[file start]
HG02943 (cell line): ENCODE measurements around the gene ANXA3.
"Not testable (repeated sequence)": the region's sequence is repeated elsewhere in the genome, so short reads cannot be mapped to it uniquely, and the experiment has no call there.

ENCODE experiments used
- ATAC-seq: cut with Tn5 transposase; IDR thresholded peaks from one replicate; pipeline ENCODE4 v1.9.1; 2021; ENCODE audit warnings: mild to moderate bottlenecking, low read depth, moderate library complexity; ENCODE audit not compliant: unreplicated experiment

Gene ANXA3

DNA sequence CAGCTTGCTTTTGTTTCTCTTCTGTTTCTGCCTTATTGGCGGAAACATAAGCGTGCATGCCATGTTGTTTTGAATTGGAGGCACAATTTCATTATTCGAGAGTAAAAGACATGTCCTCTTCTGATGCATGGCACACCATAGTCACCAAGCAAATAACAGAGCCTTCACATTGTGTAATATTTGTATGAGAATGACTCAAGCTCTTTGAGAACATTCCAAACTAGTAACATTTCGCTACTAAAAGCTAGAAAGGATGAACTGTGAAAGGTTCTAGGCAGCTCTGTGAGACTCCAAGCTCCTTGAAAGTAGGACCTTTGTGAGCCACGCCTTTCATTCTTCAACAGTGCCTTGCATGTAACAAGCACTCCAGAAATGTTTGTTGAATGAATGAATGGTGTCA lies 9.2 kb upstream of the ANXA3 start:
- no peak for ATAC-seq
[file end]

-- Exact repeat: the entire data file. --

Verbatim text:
HG02943 (cell line): ENCODE measurements around the gene ANXA3.
"Not testable (repeated sequence)": the region's sequence is repeated elsewhere in the genome, so short reads cannot be mapped to it uniquely, and the experiment has no call there.

ENCODE experiments used
- ATAC-seq: cut with Tn5 transposase; IDR thresholded peaks from one replicate; pipeline ENCODE4 v1.9.1; 2021; ENCODE audit warnings: mild to moderate bottlenecking, low read depth, moderate library complexity; ENCODE audit not compliant: unreplicated experiment

Gene ANXA3

DNA sequence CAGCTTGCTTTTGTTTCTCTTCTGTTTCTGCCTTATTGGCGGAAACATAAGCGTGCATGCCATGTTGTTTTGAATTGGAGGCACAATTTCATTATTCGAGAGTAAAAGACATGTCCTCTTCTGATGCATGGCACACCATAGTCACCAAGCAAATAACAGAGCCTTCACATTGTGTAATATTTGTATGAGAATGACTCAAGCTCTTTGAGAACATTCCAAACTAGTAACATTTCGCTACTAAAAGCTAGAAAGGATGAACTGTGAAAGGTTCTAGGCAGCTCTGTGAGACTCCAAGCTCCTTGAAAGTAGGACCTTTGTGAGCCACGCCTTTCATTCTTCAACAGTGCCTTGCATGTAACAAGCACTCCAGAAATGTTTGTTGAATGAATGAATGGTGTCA lies 9.2 kb upstream of the ANXA3 start:
- no peak for ATAC-seq